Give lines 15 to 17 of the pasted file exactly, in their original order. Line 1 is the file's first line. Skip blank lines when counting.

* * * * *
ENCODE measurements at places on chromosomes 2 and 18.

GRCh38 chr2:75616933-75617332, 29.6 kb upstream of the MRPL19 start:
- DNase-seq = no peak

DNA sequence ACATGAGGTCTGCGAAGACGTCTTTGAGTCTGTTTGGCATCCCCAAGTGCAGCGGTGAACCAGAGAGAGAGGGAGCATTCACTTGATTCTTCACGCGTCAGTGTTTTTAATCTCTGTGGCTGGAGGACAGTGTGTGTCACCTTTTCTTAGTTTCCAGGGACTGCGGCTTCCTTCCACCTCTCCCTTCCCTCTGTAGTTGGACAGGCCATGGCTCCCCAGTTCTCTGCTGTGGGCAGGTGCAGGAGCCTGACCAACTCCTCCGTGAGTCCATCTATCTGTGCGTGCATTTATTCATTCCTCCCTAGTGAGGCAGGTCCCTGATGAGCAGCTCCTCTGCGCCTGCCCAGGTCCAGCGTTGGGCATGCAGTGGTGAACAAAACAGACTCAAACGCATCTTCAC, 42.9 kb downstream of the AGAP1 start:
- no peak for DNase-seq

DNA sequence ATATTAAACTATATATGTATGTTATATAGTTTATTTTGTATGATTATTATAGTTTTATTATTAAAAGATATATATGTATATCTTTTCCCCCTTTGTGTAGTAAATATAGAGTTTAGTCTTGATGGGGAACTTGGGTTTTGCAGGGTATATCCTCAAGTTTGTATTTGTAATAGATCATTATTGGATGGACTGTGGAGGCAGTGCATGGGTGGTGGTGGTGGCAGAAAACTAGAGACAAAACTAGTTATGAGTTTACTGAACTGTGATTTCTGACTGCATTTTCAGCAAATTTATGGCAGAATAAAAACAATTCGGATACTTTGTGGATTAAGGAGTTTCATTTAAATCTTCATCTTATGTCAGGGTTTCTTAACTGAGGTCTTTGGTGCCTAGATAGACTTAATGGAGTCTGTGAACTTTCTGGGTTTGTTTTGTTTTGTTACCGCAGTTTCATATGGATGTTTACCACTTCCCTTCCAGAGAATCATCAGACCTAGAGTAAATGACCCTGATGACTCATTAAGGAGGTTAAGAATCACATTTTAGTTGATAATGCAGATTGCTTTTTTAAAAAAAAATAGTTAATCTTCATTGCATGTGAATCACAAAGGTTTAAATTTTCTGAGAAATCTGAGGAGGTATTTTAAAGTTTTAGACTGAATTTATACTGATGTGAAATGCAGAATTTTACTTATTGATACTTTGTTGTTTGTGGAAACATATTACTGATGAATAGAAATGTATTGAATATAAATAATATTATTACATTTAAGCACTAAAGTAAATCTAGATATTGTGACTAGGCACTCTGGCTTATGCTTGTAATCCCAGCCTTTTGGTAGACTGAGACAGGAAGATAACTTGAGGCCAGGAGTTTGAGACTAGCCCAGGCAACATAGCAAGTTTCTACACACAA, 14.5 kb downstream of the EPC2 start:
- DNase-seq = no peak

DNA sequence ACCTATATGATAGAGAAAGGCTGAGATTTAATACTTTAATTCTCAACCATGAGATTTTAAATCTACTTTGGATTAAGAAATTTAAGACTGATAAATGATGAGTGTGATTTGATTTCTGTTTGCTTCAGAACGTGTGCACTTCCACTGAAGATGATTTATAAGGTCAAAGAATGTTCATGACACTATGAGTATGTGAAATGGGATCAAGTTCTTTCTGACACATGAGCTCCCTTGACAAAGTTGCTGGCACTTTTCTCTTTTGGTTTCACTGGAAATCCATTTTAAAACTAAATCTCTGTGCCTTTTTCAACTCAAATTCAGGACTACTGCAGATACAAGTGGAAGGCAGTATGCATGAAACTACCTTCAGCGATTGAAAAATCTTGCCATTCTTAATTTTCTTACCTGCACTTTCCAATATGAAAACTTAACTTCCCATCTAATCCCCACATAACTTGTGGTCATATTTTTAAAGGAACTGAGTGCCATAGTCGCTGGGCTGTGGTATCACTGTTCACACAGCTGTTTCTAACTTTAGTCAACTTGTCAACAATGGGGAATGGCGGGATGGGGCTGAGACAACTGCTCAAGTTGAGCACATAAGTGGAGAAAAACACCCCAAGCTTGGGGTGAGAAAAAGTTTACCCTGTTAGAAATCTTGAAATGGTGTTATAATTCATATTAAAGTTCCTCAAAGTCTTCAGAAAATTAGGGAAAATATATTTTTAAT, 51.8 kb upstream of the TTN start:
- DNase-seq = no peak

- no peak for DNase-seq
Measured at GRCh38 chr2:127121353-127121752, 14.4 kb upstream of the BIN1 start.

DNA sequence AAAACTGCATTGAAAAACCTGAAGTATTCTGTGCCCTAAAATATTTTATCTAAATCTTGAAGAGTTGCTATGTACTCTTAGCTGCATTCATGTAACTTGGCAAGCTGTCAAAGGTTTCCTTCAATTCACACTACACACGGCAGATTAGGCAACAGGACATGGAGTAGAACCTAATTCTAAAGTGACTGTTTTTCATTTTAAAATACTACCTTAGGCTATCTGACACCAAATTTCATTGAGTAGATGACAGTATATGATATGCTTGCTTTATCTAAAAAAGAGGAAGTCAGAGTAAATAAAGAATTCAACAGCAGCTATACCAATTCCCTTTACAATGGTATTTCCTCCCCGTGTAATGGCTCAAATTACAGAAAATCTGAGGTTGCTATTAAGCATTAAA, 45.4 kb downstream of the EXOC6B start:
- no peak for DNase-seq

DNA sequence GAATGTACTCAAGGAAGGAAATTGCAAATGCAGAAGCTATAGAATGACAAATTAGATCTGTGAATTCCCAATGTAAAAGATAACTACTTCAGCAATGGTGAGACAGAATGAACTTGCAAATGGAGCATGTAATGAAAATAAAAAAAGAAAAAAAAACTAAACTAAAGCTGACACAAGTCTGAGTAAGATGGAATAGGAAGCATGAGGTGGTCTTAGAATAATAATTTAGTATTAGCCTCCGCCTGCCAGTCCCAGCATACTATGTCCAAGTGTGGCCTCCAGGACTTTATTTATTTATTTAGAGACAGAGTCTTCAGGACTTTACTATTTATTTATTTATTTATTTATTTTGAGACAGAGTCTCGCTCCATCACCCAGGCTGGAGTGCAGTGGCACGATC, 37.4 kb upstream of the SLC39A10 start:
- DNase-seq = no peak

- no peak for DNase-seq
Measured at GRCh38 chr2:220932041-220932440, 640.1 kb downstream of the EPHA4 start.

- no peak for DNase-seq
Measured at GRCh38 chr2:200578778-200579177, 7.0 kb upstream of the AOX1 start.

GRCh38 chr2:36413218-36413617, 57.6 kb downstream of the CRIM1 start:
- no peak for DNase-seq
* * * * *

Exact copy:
- DNase-seq = no peak

- no peak for DNase-seq
Measured at GRCh38 chr2:220932041-220932440, 640.1 kb downstream of the EPHA4 start.